I Who would win a perfect game of chess?

phyzguy

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OK, then how would you try finding this optimal strategy?
I know how to prove that there are infinite prime numbers.
I mean without some trial and error I don't see how can you find an optimal strategy?
I didn't say you can find it, only that we know it exists. The fact that there are a huge number of moves and finding the optimal strategy is so difficult is why we don't know the answer to the OP's question. You can say, "I think it will be a draw," but there is no reason for the rest of us to believe you.
 

PeroK

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I didn't claim to have a solution, it's just my strong belief which I see is unjustified.
So why in checkers for example the advantage in starting isn't sufficient to enforce a win?
What mathematical argument was given for this?
Checkers is a simpler game and has been crunched by a computer.

There's no reason that the solution for chess is the same. It might turn out that white can win.
 

jbriggs444

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If, for example, you can show that it's always possible for white (or black) to reach a position with a forced mate, you only have to evaluate the possible moves leading to that position.
That sounds like the essence of alpha-beta pruning. If you are trying to decide between a forced win for white and a forced draw for black then black can prune away all moves other than to a known forced draw. White can prune away all moves other than to a known forced win.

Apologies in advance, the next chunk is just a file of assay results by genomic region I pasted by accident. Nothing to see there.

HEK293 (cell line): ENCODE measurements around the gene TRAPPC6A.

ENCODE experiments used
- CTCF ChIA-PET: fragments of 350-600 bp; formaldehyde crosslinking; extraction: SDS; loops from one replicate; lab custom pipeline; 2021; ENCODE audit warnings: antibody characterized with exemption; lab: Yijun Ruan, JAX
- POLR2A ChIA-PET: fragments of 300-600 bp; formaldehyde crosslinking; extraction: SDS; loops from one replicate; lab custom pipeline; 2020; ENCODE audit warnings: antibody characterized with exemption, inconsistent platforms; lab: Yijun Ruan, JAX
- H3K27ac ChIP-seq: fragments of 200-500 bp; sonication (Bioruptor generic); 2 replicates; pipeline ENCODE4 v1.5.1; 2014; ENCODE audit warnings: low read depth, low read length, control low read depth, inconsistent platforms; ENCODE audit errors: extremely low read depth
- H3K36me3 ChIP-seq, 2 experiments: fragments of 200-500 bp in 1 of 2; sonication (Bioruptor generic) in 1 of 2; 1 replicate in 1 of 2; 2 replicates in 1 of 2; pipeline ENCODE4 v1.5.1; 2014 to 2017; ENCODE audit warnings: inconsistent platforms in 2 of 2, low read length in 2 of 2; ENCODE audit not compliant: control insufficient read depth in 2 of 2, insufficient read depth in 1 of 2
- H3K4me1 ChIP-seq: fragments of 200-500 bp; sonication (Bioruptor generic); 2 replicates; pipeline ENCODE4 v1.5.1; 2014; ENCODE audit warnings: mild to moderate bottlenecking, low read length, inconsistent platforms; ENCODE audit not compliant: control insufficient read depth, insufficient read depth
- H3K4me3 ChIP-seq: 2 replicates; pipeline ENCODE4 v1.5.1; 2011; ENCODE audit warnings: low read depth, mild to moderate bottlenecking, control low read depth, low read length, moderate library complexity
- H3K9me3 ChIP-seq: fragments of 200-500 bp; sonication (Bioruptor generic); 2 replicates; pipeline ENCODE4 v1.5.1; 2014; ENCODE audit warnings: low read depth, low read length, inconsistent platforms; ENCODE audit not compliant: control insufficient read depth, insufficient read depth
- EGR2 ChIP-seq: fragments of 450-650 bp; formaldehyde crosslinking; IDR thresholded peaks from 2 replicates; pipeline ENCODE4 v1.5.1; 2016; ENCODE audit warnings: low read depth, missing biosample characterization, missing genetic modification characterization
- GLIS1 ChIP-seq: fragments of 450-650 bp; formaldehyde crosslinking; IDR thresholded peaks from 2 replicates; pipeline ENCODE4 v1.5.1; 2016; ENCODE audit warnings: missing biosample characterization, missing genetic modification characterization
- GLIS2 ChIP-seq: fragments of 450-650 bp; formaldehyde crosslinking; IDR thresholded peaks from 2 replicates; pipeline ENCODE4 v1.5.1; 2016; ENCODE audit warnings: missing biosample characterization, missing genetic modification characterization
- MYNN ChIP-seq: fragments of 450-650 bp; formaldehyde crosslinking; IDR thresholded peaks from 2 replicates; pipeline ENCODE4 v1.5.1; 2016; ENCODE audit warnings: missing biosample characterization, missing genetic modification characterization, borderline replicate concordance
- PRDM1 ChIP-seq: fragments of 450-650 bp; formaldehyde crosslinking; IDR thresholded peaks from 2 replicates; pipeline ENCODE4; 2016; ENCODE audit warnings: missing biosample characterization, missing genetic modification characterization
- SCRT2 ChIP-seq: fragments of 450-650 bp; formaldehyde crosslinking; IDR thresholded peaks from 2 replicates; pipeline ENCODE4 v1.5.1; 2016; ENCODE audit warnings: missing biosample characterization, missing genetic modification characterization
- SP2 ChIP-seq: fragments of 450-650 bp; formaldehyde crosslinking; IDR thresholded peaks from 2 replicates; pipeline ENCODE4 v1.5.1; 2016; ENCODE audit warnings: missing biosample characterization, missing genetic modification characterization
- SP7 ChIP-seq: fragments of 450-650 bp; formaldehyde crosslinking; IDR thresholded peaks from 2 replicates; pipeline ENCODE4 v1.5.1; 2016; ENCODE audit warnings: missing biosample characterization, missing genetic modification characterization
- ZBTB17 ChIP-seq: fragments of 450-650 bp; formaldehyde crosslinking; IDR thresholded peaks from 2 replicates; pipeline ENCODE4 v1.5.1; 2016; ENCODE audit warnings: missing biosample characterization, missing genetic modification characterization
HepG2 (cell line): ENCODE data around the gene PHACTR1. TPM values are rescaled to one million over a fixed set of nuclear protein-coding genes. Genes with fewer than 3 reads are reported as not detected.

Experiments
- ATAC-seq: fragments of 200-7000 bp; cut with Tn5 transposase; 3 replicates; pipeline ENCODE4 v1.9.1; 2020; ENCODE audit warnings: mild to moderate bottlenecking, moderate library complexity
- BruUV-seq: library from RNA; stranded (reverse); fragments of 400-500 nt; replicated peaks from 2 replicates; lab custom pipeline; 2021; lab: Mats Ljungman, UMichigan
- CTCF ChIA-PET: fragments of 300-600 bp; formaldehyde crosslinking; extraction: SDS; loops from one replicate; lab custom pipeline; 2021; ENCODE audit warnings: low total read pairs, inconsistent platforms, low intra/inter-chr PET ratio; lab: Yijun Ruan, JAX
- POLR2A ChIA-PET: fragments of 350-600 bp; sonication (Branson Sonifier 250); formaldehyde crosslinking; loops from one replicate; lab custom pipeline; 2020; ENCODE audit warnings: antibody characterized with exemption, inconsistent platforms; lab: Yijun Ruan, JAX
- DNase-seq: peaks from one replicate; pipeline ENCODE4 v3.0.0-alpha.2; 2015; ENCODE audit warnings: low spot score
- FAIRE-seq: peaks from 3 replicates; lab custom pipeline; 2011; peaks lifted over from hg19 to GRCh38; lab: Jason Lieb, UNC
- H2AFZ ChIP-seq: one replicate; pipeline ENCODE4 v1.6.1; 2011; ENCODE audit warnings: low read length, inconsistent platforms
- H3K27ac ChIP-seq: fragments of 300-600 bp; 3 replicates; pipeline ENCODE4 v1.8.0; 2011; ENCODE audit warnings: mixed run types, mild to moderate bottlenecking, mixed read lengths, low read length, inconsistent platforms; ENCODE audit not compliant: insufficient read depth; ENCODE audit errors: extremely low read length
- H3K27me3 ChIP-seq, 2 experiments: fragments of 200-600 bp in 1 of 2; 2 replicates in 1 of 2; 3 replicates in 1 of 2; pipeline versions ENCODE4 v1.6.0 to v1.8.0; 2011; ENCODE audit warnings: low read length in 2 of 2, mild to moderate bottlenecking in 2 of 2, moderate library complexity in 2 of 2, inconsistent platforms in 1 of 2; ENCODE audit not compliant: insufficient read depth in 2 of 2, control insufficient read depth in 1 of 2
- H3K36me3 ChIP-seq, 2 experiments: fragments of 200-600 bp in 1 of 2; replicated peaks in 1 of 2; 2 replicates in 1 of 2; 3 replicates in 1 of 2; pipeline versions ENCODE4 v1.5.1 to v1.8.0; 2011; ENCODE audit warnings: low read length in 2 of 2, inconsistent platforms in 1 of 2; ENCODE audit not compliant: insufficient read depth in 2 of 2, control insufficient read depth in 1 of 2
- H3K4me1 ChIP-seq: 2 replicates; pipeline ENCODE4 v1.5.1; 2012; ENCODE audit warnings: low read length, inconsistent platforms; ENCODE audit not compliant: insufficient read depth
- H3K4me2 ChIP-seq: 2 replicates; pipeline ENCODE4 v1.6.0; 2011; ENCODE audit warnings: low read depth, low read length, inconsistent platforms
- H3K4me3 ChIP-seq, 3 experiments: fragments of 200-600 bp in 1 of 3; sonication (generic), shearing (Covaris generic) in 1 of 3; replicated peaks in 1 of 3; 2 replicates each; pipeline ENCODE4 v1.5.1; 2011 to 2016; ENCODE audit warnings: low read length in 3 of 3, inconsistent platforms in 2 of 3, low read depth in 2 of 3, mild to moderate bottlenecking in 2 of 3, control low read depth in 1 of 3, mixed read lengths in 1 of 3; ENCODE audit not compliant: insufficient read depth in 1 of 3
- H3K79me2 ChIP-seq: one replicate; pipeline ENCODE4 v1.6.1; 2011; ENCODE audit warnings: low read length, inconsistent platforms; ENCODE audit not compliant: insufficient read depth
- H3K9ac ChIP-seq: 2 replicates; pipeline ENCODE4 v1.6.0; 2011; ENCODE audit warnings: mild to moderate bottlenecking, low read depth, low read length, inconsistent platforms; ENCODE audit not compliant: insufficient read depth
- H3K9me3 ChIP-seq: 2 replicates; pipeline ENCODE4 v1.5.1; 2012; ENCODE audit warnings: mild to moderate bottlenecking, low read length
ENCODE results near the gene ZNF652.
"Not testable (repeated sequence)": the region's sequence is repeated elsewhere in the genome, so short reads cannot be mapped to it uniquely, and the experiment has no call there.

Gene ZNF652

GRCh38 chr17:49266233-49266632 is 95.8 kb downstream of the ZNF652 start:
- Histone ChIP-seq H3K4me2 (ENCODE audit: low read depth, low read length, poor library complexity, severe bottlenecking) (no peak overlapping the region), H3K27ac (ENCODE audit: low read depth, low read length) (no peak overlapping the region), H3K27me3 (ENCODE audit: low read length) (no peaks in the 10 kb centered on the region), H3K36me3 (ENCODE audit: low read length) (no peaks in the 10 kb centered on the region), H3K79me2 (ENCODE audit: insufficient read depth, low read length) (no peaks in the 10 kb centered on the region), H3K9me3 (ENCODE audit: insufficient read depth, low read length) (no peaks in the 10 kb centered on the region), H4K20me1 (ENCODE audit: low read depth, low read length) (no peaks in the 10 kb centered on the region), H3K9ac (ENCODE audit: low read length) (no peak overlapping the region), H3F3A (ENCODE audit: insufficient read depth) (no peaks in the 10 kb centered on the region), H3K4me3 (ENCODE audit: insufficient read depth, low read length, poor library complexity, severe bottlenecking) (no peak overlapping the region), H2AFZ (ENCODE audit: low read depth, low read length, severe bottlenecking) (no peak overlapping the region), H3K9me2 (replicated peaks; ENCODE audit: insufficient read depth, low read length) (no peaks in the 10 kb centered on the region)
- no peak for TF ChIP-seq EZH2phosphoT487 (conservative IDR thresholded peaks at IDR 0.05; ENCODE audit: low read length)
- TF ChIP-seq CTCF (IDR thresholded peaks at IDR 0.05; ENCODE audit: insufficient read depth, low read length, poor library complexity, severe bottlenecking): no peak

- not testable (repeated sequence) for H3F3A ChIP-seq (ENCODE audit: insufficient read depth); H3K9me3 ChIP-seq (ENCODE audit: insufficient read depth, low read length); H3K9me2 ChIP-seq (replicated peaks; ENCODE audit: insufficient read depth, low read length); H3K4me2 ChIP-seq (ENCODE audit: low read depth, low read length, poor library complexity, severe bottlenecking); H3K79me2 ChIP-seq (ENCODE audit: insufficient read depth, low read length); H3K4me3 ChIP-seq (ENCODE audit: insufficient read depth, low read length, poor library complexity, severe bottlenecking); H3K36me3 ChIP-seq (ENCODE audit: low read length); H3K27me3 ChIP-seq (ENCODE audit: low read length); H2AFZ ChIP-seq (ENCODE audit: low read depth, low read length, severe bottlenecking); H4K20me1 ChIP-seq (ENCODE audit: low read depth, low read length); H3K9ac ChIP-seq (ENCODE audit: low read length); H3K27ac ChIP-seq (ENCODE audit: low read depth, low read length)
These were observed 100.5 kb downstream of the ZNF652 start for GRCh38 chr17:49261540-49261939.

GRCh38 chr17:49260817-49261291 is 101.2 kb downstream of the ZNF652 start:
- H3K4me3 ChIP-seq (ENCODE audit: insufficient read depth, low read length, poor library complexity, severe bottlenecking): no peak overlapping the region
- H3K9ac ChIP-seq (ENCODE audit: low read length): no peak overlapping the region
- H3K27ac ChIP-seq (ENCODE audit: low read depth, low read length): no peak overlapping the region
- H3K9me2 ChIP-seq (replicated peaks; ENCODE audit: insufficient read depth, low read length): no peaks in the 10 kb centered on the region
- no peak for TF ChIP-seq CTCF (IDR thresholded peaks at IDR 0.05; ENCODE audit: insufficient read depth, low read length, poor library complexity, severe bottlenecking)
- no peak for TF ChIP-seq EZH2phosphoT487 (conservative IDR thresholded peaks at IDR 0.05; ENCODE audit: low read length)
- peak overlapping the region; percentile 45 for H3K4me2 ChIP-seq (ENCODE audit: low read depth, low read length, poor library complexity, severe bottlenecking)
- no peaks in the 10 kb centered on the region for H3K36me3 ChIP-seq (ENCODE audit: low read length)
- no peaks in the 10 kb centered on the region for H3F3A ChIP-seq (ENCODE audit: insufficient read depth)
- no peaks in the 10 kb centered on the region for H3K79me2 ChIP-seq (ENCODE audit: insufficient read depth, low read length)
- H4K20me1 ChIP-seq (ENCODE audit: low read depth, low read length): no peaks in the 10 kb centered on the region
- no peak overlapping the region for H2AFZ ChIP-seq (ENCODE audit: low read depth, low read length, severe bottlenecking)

dRic2

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Although it might be intellectually/mathematically pleasing to think about it, what an horrible game would be a "perfect" game ?

I'm not criticizing the OP for the question (very legit), but I noticed that this kind of discussions seem to reduce chess to just "maths" (logic). A non-player (an outsider) might get the wrong idea! Chess is about art and phycology and culture and a lot of other stuff!

Now hate me for this useless comment :biggrin::biggrin::cry:
 

MathematicalPhysicist

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Now when I think of it, white will always win, it's not the same as in checkers.

Try to play against the computer in level 10 with the hints with white in chess.com. I know it's not a proof, but it seems plausible that in this game the one who starts will win, if he played perfectly.
It took 109 moves, if I were to repeat these game will the moves of the black changed?

I have exams on Condensed Matter Physics and Particles theory 2 so no more time chatting here.
I stand corrected.
 

MathematicalPhysicist

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Although it might be intellectually/mathematically pleasing to think about it, what an horrible game would be a "perfect" game ?

I'm not criticizing the OP for the question (very legit), but I noticed that this kind of discussions seem to reduce chess to just "maths" (logic). A non-player (an outsider) might get the wrong idea! Chess is about art and phycology and culture and a lot of other stuff!

Now hate me for this useless comment :biggrin::biggrin::cry:
You are in the wrong website.
:-D
 
Last time I did programming was mainframe Fortran IV...

Given 64 squares and 32 pieces
Let all states of the board (including improper ones) be represented by a base 31 number of up to 64 places.
Assign the values 0-31 to the pieces, even white, odd black, as "digits" of this number.
Example of the initial board state at the beginning of a game might be something like:

1 3 5 7 9 11 13 15 17 19 21 23 25 27 29 31 0 0 0 0 0 0 0 0 0 0 0 0 0 0 0 0 0 0 0 0 0 0 0 0 0 0 0 0 0 0 0 0 0 0 0 0 0 0 0 0 0 0 0 0 0 0 0 0 0 2 4 6 8 10 12 14 16 18 20 22 24 26 28 30

Treating these states as either numbers or strings, exclude states that represent:
- no pieces
- one piece
- two pieces where at least one of them is not a king
- more than one king of either color